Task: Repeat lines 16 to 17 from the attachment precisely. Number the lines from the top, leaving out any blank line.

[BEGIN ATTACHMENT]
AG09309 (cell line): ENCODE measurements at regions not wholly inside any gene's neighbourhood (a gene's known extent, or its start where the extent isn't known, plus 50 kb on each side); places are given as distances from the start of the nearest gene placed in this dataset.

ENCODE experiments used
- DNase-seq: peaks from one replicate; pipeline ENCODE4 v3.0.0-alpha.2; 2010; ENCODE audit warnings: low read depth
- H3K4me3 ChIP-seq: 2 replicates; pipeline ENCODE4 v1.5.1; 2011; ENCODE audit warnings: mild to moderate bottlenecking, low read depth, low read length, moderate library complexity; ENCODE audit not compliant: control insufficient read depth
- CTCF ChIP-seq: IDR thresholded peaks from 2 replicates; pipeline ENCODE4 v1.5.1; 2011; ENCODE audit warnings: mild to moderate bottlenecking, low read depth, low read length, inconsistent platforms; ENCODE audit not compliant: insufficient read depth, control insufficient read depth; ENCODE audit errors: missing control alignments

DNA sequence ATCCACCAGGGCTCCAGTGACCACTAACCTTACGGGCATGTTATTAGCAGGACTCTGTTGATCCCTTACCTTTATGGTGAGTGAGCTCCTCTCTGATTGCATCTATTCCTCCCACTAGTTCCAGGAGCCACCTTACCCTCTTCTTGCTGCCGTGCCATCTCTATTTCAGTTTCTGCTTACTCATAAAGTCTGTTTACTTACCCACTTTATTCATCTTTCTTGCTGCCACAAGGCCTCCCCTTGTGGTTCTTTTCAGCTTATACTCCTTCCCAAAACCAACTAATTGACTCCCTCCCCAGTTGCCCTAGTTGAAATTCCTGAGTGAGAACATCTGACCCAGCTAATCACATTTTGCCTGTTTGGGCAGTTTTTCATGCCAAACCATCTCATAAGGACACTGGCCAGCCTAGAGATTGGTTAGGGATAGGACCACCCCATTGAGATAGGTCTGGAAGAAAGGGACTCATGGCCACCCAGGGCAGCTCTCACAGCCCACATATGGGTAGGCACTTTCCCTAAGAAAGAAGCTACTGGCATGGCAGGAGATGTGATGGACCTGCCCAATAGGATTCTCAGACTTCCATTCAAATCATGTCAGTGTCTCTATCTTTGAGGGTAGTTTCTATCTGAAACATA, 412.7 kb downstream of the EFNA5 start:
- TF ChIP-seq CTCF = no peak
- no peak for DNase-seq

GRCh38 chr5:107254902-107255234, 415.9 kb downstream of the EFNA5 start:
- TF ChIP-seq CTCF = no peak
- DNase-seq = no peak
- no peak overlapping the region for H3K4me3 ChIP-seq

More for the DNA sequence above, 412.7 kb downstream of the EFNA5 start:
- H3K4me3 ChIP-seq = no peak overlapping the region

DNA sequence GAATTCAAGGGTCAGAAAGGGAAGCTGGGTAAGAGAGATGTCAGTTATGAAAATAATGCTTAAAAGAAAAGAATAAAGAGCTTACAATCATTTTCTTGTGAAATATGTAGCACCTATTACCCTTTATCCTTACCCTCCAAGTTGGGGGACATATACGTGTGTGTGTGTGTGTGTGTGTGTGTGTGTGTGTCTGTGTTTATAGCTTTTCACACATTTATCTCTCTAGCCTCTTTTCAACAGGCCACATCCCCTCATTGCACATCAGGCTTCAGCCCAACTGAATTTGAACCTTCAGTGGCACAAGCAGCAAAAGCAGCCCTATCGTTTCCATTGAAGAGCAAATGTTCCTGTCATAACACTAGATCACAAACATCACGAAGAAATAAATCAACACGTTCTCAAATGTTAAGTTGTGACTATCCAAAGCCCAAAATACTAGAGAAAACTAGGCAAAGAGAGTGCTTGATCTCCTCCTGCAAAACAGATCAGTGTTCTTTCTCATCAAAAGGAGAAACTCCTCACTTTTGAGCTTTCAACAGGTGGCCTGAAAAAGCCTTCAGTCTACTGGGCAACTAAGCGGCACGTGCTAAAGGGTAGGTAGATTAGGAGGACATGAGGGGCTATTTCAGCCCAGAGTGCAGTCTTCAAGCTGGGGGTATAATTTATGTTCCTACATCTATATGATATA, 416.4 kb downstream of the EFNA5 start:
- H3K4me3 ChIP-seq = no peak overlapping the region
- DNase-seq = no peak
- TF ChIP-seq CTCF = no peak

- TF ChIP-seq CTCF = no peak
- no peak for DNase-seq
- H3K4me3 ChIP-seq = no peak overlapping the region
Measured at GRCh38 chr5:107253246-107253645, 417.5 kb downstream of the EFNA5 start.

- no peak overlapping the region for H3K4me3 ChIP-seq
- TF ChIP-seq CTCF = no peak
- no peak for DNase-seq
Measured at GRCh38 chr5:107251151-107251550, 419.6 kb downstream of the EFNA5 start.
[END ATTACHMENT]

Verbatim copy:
- H3K4me3 ChIP-seq = no peak overlapping the region
- DNase-seq = no peak